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Thursday, June 26, 2014

Nashua’s new Apartments at Cotton Mill celebrated in grand opening

NASHUA – Longtime area developer John Stabile took the long, sometimes dispiriting, road to the spot in which he stood Wednesday afternoon: behind a microphone under a huge tent, thanking person after person for helping him get through and “come out the other side.”

That’s how Stabile described the six-year journey that culminated in Wednesday’s grand opening of The Apartments at Cotton Mill, an eight-story, mixed-income housing project that meandered in several different directions before Stabile and his partners settled on cleaning up the century-old former mill building and creating 109 apartments. ...

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NASHUA – Longtime area developer John Stabile took the long, sometimes dispiriting, road to the spot in which he stood Wednesday afternoon: behind a microphone under a huge tent, thanking person after person for helping him get through and “come out the other side.”

That’s how Stabile described the six-year journey that culminated in Wednesday’s grand opening of The Apartments at Cotton Mill, an eight-story, mixed-income housing project that meandered in several different directions before Stabile and his partners settled on cleaning up the century-old former mill building and creating 109 apartments.

Much has been discussed, and reported, on what’s alternately been called Cotton Mill Square since a developer called Harper Nashua floated plans about eight years ago to build condo and apartment complexes along the north side of the Nashua River, across from Clocktower Place apartments.

Stabile said Wednesday that a lot has changed since 2006, when he first proposed taking down the cotton mill building because, he said, “everyone said you can’t save this building.”

But then several builders – some of whom were among the 150 or so attendees Wednesday – “came to me and said we think we’d like to do a historical rehabilitation” of the building. He ultimately partnered with Harvey Construction, the Bedford-based firm where several of Stabile’s former employees now work.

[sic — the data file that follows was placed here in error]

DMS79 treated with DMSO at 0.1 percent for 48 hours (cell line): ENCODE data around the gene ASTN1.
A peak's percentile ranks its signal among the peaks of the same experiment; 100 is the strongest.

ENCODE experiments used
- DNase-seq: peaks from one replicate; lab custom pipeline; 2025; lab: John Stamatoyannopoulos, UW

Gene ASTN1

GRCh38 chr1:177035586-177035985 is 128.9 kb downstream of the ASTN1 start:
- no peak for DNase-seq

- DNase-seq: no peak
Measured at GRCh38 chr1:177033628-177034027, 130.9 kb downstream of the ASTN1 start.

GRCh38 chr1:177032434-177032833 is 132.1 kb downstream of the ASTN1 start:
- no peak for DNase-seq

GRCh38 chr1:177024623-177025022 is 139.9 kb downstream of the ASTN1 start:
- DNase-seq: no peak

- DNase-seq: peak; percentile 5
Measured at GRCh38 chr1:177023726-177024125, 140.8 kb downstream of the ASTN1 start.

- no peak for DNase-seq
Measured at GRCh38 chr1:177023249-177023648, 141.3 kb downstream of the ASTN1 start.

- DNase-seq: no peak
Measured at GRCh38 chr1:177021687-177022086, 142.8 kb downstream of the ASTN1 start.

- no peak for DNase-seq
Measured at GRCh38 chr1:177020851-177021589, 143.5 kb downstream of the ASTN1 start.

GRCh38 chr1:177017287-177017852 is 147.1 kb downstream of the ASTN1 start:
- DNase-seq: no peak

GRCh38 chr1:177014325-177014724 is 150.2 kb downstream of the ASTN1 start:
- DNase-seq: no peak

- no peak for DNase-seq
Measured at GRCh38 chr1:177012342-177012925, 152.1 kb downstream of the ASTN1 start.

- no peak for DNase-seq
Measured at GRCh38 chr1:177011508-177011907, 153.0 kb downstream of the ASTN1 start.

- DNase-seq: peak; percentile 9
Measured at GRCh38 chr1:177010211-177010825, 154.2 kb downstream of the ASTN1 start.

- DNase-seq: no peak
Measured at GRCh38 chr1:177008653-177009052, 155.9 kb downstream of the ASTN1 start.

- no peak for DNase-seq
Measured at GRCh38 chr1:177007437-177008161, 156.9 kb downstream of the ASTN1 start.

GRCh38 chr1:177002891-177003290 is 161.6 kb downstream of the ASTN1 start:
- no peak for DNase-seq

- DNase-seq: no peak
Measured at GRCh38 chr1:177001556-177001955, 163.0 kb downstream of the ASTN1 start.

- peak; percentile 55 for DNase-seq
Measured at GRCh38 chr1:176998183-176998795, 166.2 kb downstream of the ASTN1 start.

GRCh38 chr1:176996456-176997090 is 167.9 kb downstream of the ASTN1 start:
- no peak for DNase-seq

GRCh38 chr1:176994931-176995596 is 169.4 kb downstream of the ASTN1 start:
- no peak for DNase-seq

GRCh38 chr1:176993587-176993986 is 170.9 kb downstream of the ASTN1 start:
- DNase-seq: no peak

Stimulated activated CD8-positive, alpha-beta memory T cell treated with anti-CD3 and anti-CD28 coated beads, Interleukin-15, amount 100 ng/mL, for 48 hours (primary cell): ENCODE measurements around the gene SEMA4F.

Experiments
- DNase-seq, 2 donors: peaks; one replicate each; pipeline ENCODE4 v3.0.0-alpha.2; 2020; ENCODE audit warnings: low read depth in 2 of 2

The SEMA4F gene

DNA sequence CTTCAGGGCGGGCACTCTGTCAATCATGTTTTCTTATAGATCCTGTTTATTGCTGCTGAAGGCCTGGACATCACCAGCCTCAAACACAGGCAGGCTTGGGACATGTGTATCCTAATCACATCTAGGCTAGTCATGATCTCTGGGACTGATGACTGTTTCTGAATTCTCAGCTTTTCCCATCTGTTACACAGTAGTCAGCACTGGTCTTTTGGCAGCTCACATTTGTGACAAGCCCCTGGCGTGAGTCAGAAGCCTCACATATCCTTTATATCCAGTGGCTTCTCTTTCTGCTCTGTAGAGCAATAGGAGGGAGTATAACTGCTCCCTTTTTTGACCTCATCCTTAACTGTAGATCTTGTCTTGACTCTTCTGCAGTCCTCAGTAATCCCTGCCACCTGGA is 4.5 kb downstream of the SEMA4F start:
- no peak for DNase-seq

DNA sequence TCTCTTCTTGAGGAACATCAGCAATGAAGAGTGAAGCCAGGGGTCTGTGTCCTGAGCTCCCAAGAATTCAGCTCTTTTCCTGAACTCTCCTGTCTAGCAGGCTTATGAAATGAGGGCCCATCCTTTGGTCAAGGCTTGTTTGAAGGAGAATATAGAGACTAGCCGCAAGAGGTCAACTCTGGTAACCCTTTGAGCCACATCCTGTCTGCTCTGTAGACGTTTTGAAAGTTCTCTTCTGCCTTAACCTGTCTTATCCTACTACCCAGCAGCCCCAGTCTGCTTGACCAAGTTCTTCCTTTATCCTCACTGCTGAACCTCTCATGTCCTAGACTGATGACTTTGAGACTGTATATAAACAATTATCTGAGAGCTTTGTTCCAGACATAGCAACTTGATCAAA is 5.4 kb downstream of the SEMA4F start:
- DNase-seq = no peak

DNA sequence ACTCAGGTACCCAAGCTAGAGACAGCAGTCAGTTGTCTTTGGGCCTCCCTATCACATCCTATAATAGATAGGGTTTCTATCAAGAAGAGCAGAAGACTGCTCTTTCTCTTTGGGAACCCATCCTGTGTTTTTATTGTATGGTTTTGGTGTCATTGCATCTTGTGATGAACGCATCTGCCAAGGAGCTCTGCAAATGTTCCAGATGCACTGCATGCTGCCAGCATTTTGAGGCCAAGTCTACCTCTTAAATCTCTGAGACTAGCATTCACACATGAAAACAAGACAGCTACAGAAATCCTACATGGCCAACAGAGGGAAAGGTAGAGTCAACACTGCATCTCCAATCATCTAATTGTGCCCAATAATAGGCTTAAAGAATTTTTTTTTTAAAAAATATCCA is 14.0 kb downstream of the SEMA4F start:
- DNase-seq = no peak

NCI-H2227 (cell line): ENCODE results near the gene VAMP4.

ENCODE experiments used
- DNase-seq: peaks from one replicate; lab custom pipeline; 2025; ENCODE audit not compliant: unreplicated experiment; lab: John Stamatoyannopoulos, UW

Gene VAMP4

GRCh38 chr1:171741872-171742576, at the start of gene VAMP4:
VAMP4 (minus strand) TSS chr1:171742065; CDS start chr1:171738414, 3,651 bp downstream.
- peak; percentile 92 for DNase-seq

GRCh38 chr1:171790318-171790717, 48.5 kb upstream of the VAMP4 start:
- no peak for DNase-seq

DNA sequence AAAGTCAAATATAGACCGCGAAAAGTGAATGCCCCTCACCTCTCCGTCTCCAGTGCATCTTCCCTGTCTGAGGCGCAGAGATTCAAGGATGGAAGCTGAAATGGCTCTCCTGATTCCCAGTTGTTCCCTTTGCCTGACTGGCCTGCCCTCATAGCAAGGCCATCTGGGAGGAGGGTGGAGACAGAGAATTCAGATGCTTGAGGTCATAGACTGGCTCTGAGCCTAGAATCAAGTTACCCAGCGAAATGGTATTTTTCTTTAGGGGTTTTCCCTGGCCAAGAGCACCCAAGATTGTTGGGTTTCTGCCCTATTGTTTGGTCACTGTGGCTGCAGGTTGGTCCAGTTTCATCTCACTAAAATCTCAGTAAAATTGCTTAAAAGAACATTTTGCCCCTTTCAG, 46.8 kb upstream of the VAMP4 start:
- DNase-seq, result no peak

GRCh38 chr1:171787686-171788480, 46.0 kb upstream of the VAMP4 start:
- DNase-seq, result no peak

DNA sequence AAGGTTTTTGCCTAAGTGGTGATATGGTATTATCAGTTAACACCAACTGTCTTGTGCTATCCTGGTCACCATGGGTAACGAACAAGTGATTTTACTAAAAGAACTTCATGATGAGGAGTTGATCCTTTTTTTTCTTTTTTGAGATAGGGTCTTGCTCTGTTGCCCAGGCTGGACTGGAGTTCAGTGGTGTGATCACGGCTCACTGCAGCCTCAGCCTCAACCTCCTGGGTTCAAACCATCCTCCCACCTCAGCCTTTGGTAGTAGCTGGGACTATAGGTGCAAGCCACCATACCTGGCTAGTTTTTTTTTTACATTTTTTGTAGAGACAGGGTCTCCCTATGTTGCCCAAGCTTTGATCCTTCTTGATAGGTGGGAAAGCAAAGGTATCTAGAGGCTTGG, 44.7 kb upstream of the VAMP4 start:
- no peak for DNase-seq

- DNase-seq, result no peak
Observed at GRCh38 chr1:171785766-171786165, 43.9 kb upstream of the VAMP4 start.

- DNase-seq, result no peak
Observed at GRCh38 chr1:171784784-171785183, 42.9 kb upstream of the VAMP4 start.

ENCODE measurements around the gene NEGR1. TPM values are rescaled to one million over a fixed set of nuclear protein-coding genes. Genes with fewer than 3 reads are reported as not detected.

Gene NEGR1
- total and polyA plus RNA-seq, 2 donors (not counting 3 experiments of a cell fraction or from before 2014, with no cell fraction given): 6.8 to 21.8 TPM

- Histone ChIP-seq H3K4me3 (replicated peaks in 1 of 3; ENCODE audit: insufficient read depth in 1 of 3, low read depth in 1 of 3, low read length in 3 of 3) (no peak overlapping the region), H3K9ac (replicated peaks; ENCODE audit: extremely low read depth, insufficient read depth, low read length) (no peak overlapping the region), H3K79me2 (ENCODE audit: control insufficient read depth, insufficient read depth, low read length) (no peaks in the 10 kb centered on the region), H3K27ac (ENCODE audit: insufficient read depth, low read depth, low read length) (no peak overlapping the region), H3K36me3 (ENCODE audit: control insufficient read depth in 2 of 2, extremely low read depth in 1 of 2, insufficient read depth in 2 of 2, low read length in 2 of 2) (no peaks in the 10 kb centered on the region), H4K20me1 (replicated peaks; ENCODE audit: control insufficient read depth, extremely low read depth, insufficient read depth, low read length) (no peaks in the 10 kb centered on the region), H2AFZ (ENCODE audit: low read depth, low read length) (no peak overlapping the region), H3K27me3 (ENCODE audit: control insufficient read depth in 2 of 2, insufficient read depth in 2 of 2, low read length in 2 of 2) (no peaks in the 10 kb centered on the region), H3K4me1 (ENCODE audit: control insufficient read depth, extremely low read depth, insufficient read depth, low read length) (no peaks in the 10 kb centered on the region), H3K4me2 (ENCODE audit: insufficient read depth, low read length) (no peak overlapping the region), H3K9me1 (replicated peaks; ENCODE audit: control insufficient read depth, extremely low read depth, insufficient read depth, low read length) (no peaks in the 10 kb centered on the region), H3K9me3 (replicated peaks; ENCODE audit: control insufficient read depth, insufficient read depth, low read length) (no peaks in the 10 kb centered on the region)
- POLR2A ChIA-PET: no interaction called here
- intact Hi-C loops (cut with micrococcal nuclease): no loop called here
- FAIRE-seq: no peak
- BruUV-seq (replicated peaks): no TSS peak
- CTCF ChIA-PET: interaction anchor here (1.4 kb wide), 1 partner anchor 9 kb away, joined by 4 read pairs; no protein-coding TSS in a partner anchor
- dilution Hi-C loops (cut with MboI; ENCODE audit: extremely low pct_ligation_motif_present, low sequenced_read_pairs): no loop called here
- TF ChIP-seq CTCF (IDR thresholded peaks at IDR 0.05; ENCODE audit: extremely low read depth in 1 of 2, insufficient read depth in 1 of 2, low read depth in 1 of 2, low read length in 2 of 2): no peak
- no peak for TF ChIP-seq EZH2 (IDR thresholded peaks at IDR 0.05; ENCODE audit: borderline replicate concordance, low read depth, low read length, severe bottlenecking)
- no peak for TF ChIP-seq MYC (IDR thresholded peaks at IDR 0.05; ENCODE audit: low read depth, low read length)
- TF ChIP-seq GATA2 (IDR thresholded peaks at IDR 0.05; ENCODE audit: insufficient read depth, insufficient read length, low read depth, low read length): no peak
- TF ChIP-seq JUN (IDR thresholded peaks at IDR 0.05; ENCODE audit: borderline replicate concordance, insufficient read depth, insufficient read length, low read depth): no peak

The first hour of Wednesday’s program was devoted to tours of several apartments representative of the studio, one-bedroom and two-bedroom units. They range in space from from 818 square feet for studios, 674-1,211 square feet for one-bedrooms and 912-1,445 square feet for two-bedroom apartments.

As for monthly rental fees, 55 of the apartments are leased under the “affordable housing” category, for which people earning between 50-70 percent of the median area income qualify. Fifty-four are rented at typical, or “market,” rates, which range from $1,195 for studios to up to $1,695 for two-bedroom units.

Tours of the apartments revealed, however, that even studio apartments are spacious, and some include a small, additional room considered a den or office.

Stabile said that 31 of the 54 “market rate” apartments are already occupied or spoken for.

Greg Carson, a regional director of the U.S. Department of Housing and Urban Development, called the project “unique” on two fronts. “It’s the first time we’ve done post-construction financial assurance,” he said, referring to the fact that HUD is typically involved from the beginning of every project it is involved in.

The other unique characteristic is that the project also included work on the Jackson Falls Dam that changed the level of the Nashua River, thereby taking nearly 100 properties out of an area considered a flood zone.

“If you were here for the (April 2013) groundbreaking, you can see today what a truly remarkable project this has been,” Carson said. “It’s been years in the making.”

Stabile told attendees how he and his partners approached HUD, the N.H. Housing Finance Authority and the Community Development Finance Authority for assistance along the way, injecting a bit of humor as he admitted it was the first time he’d ever gone to public agencies for help.

Such a move, he said, “is against everything I’ve ever done in my life. It was at that point I started thinking I’d better become a Democrat,” said Stabile, a lifelong Republican who served in the state legislature, to a round of laughter. The laughter continued when State Sen. Betty Lasky of Nashua, one of many local and state office-holders present Wednesday, suggested “you ought to try it.”

On a more serious note, Stabile expressed his gratitude to local and state officials and agencies for agreeing to work with him. “I’ve been at this 40 years, and I’ve never seen so much cooperation at the both the city and state levels,” he said.

Looking back, Stabile said it was the fact that builders saw potential in restoring the old mill building that inspired him. “I got back involved, and we put a team together,” he said. The team summoned architects with historical expertise from Boston and Lowell, including those involved with Lowell’s highly acclaimed Boott Mills project.

Before the mill’s restoration even began, Stabile said, crews had to remove $1.1 million worth of hazardous waste. As part of the project, developers also added 1,300 feet to the Nashua Riverwalk.

Dean Shalhoup can be reached at 594-6443 or dshalhoup@nashuatelegraph.com. Also follow Shalhoup on Twitter (@Telegraph_DeanS).